Monday, January 12, 2015

What does the Term “Word of God” as applied to the Bible Signify?

The word "Bible" means simply "books."  The term is applied to a Jewish collection of books (ta Biblia) in the ancient Greek translation of Daniel 9:2.  These books included Jeremiah, which was treated as a prophetic book with special hidden meanings.
            In the early first century the content of the Jewish Bible was debated.  All Jews accepted the Torah as word of God.  Pharisees also included Prophets and Writings in their Bible, but Samaritans and Sadducees did not. When Jerusalem and the temple were destroyed in 70 CE by the Romans, in the postwar reconstruction of Judean religion led by the Pharisees, the Jewish Bible came to include: Law, Prophets, and Writings.  These Books were regarded as divinely inspired.
            Early Christians used the Jewish Bible in Greek translation (i.e., the Septuagint) as their Scripture.  The Septuagint also included certain other texts not in the Jewish Hebrew Bible.  Christians referred to the Greek collection with the additional writings as the sacred Scriptures (2 Tim 3:15-16), which were inspired by God.
            Early Christians associated these books with the "old" covenants that God had made with ancient Israel.  They conceived of themselves, however, as a people with whom God had established a new covenant (Hebrews 8:8-12; quoting Jeremiah 31:31-34).  On the basis of Jeremiah's "prophecy" the old covenants were found to be obsolete, meaning "inadequate" for the new covenant people of God.  Nevertheless they retained the Old Covenant books (i.e., Old Testament), since they considered them inspired, reading them from a Christian perspective.  Eventually a new collection of Scripture emerged for the Christians; it included the Old Testament Books plus a smaller collection of New Covenant books (i.e., New Testament).  The New Testament Books used today were first listed by Athanasius in 367 CE.  The Old Testament collection of the Protestant Bible was brought into accord with the Hebrew Jewish Bible by Martin Luther in his 1534 German translation.  Collecting the non-Hebrew language texts in the Old Testament at the end he designated them "Apocrypha" ("hidden), a designation Jerome had used.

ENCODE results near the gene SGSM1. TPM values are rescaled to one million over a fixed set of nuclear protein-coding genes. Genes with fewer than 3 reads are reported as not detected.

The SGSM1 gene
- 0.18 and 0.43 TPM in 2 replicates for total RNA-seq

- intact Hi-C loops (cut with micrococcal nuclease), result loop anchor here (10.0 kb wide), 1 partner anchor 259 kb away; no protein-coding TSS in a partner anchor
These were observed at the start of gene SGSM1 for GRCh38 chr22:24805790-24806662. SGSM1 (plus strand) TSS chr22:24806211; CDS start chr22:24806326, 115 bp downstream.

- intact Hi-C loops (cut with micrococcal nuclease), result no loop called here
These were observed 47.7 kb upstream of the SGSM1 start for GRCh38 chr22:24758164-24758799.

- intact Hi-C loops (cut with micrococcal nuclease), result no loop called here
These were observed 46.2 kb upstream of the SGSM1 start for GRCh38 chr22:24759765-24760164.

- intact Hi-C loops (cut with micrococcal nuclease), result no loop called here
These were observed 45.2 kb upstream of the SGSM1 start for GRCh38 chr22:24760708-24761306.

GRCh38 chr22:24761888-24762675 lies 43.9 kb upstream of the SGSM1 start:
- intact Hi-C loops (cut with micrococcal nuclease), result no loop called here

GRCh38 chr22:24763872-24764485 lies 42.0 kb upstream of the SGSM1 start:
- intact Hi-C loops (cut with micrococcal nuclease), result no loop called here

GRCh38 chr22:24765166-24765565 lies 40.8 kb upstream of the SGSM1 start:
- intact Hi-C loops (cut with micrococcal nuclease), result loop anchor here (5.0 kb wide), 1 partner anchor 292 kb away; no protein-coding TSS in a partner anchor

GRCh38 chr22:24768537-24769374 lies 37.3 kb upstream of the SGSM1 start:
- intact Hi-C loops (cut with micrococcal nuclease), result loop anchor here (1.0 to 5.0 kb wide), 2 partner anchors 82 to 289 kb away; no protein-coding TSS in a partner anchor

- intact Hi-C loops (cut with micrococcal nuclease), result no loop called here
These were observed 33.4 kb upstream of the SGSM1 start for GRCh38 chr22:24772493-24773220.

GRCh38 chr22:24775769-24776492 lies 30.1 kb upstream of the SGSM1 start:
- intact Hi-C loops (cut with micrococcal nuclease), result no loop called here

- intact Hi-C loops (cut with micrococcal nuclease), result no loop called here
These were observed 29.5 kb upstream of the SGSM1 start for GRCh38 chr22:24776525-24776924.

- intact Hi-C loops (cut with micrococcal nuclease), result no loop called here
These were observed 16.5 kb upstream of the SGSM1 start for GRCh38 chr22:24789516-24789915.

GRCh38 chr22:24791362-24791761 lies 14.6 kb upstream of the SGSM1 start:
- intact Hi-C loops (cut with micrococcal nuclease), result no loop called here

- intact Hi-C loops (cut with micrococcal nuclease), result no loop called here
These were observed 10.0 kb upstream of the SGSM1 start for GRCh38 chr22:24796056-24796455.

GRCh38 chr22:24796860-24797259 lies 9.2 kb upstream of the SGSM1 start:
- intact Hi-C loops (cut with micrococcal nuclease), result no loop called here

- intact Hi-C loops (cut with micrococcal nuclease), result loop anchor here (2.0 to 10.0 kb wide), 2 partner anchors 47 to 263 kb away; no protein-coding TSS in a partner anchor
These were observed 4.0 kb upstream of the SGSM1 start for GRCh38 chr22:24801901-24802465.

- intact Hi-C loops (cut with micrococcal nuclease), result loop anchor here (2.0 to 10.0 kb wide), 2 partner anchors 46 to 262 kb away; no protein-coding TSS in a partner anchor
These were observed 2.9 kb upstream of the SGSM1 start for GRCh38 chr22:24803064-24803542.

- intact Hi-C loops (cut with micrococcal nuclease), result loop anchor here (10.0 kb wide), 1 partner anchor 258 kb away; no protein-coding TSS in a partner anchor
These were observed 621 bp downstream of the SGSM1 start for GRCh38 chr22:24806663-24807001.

Hence the Bible is comprised of three parts (Law, Prophets, and Writings), if you are referring to the Jewish Bible.  It is comprised of two parts (Old Testament, the same as the Jewish Bible, and New Testament), if you are referring to the Protestant Bible.  It is comprised of two parts (an expanded Old Testament, which includes the Apocrypha, and New Testament), if you are referring to the Roman Catholic Bible. The Apocrypha was declared to be inspired in all its parts at the Roman Catholic Council of Trent in 1560.  Today Protestants do not include the Apocrypha in their Scriptures, although it was part of the Old Testament in the first edition of the King James Version of 1611.
            The expression "word of God" appears in the New Testament, although it is unclear in many instances what the phrase signifies.  In those instances that are clear "word of God" refers to a number of things: to something preached (Acts 4:31; 11:1; 13:5, 46; 1 Thess 2:13; Heb 13:7; 1 Pet 1:23-25), to the word God spoke in creating the world (2 Pet 3:5-7), to the resurrected Christ (Rev 19:11-18), to God's son Jesus (Heb 1:1-4), to the Torah (Mark 7:13).
            In an essay entitled "In Praise of Books Richard Aungerville, Bishop of Durham (1287-1345) refers to "Scripture inspired by God."  In his introduction to the 1382 English translation of the Bible John Wycliffe referred to the Bible as the "Word of Truth," and in the later version of 1388 as "Holy Writ."  William Tyndale in 1534 refers to his translation of the New Testament as "Scripture" and "word of God."  The Coverdale Bible of 1535 on its title page refers to the Bible as "the word of God."  The introduction to the King James Version of 1611 and 1769 says: the Bible "contains the word of God, nay is the word of God," but also seems to regard the act of "preaching" as the "sacred word." Another statement suggests the idea that the Scripture communicates the word of God, apparently meaning that the Scripture in some way contains the "word of God."